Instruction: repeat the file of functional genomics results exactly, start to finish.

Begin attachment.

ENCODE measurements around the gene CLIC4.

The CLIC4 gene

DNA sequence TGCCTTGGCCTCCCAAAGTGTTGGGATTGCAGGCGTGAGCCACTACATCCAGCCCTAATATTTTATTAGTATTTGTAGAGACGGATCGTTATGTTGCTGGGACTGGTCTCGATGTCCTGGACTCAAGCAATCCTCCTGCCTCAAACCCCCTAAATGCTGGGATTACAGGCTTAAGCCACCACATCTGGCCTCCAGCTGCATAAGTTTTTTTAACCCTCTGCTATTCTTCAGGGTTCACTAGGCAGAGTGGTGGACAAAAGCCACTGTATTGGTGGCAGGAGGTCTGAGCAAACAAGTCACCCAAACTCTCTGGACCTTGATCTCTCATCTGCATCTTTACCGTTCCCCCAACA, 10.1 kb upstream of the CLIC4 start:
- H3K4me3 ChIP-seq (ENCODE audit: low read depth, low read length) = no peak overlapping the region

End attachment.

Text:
ENCODE measurements around the gene CLIC4.

The CLIC4 gene

DNA sequence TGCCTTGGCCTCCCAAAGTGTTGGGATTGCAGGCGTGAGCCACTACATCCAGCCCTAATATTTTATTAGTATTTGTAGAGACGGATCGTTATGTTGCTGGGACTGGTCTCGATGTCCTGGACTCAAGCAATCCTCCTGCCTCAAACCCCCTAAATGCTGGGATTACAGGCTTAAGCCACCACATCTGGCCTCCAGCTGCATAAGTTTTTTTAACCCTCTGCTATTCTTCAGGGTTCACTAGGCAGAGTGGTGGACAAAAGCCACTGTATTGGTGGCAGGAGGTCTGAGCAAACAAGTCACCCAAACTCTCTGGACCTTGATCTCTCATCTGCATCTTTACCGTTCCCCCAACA, 10.1 kb upstream of the CLIC4 start:
- H3K4me3 ChIP-seq (ENCODE audit: low read depth, low read length) = no peak overlapping the region